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“Enabling entanglements”: rethinking modernist difficulty in the sixth extinction

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journal contribution
posted on 2023-06-10, 01:27 authored by Shalini Sengupta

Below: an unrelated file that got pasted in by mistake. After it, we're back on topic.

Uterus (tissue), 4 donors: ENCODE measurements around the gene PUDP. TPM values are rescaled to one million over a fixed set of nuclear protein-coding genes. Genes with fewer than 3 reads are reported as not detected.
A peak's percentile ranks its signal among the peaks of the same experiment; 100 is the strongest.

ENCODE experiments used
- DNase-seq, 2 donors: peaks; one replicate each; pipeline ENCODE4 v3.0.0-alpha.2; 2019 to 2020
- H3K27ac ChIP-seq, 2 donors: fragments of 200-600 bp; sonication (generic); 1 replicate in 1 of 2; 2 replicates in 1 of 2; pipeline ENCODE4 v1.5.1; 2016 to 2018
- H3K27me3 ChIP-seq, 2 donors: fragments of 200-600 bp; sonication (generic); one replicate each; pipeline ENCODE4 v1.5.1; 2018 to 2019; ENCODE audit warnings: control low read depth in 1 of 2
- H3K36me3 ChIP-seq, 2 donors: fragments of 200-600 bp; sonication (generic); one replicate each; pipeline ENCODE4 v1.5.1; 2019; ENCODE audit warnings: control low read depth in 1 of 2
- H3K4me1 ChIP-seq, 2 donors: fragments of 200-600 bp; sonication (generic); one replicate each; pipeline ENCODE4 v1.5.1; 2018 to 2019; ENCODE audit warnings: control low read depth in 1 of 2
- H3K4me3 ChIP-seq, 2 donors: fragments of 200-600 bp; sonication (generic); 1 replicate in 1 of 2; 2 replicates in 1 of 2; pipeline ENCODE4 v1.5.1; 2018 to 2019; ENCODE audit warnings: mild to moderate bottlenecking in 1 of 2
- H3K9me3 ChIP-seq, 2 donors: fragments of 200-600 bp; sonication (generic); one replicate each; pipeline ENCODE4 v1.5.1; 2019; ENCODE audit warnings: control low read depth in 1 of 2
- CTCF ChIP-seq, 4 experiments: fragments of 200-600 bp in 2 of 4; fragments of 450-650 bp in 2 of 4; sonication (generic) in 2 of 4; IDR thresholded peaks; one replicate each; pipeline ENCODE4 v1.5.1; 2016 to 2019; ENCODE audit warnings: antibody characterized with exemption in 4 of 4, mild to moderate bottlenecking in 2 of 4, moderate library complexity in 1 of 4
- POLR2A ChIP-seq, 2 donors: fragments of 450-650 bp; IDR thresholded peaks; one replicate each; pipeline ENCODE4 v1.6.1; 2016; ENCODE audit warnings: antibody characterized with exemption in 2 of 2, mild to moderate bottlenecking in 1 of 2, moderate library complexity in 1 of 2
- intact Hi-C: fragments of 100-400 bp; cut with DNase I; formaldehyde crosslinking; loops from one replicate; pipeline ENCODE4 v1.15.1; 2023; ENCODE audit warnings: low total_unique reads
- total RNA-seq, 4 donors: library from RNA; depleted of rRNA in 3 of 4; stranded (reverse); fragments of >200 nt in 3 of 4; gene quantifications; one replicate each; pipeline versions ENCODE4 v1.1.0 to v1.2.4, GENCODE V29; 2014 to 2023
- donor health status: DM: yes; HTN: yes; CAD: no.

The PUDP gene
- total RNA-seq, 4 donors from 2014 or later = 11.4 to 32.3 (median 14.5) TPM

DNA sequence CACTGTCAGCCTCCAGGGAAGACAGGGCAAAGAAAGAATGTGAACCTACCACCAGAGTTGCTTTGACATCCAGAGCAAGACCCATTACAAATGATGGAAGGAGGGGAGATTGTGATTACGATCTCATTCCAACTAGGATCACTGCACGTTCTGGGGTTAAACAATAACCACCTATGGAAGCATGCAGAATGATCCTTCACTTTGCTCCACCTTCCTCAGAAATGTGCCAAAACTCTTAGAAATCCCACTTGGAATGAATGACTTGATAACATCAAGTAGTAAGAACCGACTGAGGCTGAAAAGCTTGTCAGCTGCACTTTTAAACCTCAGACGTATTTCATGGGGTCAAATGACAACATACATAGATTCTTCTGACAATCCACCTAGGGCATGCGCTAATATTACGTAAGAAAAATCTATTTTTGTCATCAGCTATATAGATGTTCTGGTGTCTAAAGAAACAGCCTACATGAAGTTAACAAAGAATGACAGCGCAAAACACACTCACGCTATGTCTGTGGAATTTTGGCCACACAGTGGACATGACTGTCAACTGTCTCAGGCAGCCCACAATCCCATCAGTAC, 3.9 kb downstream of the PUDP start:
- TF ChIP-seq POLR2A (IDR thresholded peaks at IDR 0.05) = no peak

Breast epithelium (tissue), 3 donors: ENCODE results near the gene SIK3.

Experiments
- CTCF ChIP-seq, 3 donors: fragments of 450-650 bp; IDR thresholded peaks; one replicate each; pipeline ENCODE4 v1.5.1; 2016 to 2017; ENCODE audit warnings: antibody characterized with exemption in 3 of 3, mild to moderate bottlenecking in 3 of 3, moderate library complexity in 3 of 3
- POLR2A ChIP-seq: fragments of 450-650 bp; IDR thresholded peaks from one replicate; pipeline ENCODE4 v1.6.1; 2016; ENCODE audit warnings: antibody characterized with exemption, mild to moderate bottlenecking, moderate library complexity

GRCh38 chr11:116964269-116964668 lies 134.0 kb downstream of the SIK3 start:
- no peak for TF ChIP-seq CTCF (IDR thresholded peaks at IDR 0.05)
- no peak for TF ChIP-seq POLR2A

There’s something incredibly unsettling about the dispassionate description captured in these lines, which the reader encounters midway through “Pinky Agarwalia,” a science fiction narrative written by the British-Indian poet Bhanu Kapil. By Kapil’s account, the story revolves around the destruction of what was once Earth by a thermonuclear war and opens in medias res with the narrative voice of its eponymous protagonist: the orphaned Punjabi child named Pinky Agarwalia. Indeed, it is the apocalyptic subject matter of Kapil’s story that makes the mutedness of these lines—the affective anesthesia they capture—all the more striking. There is little mourning or lament here about the catastrophic loss that the protagonist suffers; there is little joy or revelry at surviving a mass extinction event; and there is very little outrage at the annihilation of one’s home by the destructive effects of human influence and power. But there is something quite political about these lines as well. “If home is found on both sides of the globe,” Kapil further writes, “home is of course here, and always a missed land” (21). The lines offer a stark portrayal of the devastation of the planet from the perspective of the racialized subject. If mass extinction represents the monstrous alteration of planet Earth by human activities—the becoming-unhomely (unheimlich) of our home—then its recognition also brings with it a certain irony. The irony is no doubt relatable for many people of color (immigrants, in particular) who already experience home as a growing absence: that which is already unrecognizable, fractured, unhomely. The story pushes us to reckon with these disturbances and generates an indispensable vocabulary for thinking through issues of intersectionality that have been squeezed out of current debates on the sixth extinction. Pointedly, it seems to ask: who is the “us” by which collective survival is measured? And along similar lines: who or what is worth saving when the world comes to an end?


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